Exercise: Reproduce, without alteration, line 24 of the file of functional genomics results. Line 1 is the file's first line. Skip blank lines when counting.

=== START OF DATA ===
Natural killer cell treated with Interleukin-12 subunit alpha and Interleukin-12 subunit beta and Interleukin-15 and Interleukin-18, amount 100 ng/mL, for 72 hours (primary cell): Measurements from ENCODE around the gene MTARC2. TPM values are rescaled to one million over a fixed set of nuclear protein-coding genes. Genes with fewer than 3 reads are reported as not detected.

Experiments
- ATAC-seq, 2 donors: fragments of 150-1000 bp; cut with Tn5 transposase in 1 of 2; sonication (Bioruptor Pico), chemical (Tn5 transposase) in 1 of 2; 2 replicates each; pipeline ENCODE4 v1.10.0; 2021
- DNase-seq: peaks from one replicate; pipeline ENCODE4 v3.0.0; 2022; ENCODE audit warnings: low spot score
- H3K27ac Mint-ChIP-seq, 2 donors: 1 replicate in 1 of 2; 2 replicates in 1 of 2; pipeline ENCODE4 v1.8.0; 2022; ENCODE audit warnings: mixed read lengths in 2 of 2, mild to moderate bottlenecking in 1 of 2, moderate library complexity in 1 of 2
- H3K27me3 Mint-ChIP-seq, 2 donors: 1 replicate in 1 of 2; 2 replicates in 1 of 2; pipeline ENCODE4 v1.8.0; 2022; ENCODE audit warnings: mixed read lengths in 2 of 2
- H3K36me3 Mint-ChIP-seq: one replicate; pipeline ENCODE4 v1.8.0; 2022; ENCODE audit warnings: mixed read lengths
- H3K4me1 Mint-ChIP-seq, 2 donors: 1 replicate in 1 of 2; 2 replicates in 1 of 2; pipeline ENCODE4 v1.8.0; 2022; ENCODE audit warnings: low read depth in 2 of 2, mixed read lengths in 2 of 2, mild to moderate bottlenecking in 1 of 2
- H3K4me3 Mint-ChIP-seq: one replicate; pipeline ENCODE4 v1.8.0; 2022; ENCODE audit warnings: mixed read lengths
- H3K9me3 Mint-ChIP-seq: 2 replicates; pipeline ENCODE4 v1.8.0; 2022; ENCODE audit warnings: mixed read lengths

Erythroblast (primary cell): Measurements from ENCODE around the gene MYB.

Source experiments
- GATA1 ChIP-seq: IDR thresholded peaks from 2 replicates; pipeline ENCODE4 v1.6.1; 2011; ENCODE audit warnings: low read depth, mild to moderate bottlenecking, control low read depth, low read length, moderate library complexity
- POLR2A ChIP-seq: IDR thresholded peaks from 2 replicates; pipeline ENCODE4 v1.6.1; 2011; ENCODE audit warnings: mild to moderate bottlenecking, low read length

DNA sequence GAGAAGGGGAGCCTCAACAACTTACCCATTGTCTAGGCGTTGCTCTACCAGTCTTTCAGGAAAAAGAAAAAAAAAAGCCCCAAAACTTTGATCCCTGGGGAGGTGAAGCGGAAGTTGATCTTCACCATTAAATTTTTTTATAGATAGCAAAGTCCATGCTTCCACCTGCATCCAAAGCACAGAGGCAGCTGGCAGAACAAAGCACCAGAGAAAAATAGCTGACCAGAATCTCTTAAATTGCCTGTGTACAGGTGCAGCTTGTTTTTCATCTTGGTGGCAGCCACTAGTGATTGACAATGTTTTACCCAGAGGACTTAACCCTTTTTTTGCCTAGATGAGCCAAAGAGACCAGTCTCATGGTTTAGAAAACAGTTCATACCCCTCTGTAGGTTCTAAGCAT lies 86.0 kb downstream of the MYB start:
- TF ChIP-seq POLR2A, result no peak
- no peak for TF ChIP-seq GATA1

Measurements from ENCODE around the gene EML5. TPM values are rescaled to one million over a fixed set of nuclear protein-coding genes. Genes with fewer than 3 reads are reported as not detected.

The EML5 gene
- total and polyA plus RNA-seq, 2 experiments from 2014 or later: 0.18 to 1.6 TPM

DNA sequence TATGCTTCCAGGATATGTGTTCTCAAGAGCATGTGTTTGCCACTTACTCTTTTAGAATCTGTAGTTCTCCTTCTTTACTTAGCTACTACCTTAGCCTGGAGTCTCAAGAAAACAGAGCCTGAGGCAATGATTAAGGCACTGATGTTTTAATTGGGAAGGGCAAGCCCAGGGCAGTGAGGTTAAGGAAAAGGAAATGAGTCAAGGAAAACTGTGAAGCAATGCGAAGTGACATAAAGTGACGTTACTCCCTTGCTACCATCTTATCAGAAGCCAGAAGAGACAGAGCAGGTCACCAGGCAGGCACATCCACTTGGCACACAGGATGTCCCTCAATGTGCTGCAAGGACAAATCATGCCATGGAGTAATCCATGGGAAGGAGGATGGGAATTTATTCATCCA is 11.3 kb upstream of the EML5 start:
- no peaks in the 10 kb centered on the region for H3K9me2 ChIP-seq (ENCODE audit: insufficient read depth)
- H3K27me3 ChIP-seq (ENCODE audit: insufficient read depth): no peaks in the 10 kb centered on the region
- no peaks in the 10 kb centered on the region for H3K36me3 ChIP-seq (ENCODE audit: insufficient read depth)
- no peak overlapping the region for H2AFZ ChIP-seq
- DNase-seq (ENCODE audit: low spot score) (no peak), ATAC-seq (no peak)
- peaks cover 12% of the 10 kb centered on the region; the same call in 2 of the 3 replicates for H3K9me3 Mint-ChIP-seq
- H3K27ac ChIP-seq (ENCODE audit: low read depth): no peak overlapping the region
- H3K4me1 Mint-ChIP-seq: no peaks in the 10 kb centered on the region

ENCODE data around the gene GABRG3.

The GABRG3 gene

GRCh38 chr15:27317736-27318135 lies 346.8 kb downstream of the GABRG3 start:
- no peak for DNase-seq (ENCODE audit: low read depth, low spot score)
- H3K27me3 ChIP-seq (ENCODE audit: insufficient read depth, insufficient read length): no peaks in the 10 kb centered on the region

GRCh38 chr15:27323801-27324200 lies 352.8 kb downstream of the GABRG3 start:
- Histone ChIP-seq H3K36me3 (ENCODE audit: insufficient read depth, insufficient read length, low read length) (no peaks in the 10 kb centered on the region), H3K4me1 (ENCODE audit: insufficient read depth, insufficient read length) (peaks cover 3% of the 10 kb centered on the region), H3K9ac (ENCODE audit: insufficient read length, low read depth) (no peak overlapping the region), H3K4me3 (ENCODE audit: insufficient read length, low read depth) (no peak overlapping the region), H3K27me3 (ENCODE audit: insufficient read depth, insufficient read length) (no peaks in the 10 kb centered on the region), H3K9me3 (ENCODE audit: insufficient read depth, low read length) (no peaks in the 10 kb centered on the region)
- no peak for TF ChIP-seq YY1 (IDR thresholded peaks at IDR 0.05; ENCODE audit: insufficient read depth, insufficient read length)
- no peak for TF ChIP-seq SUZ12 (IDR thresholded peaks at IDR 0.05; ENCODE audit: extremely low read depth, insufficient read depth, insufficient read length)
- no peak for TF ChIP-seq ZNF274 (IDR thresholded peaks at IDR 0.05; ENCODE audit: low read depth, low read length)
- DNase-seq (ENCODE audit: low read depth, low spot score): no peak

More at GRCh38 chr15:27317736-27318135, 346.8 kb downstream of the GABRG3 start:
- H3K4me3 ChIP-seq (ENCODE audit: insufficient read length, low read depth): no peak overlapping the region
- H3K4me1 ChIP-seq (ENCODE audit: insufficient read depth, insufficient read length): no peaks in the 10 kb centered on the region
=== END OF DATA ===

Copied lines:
- no peaks in the 10 kb centered on the region for H3K36me3 ChIP-seq (ENCODE audit: insufficient read depth)